Paul Colgan, who heads the Attainable Housing Alliance (AHA), an advocacy group formed by three neighboring home builder associations in the Chicago market, says, "These municipalities are addicted to impact fee revenues. They believe the myth that builders are making exorbitant profits, but that's clearly not true now. When builders are sweating blood to squeeze hard costs out of their homes — $50 here and $100 there — to get prices down to the new level of the market, they are not going to tolerate impact fees going up $6,000 a house."
It's time to go eyeball to eyeball with the local jurisdictions and see who blinks first. Our bet is on the builders because municipalities need revenue and they won't get a dime out of an impact fee if no house is built, and builders are not going to build houses at a loss. The local governments will have to negotiate new, lower fees that allow builders to make money, or they will get no revenue at all.
Regional advocacy organizations like Attainable Housing Alliance in Illinois can be effective, especially where they have the mandate to take cases to court and sue municipalities that play fast and loose with nexus requirements in both case law and state enabling legislation. "We're looking for ways to attack the common practice in Illinois of using impact fee revenues for things that are not 'specifically and uniquely attributable' to the development in question," Colgan says. "Road and school impact fees, by law, must meet that test. But we see lots of cases where road impact fees are used on the other side of the county, completely away from the development in question."
Still, the most effective place to fight impact fees seems to be at the state level, especially in the legislature. Start by reshaping the law that frames all impact fees. "Getting a good impact fee enabling law through the state legislature is the best way to attack this problem," says Thais Austin, an infrastructure and public finance specialist for NAHB. "Texas was the first state to pass enabling legislation for impact fees, and it's actually worked to help minimize the use of impact fees in Texas.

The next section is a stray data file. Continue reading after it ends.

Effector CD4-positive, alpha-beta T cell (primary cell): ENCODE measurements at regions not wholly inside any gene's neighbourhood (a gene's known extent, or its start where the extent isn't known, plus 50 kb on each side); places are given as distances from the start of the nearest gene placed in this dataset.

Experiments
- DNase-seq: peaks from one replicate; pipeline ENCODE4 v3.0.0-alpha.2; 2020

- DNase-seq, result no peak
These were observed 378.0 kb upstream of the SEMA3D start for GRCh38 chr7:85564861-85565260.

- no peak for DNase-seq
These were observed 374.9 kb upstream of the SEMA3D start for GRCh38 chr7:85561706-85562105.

"The law limits impact fees to infrastructure uses, and it also limits the geographic area to which fee revenues can be applied," Austin says. "If there's an impact fee, it has to be used to pay for something that specific homeowner actually uses. A park fee has to be used for a park in the neighborhood. A road fee has to be used for a road the homeowner actually drives on. If the infrastructure is used by the whole town, the whole town has to pay for it."
Having good state statutes is important to keep the nexus of fees tight, Austin says, even though some builders regard enabling laws as evil because they legitimize impact fees. "Texas was the first state to pass a law," Austin says. "Others have copied it. It's interesting that Texas is not one of the states where we hear a lot of impact fee horror stories."
Those tales of woe come mostly from California and Florida, in addition to Illinois. "The average impact fee total for a single-family detached home in Florida, excluding water and sewer tap fees, is around $15,000," says Orlando-based housing economist Hank Fishkind, Ph.D. (The Duncan Impact Fee Survey shows Florida single-family home impact fees increased 149 percent between 2003 and 2007.)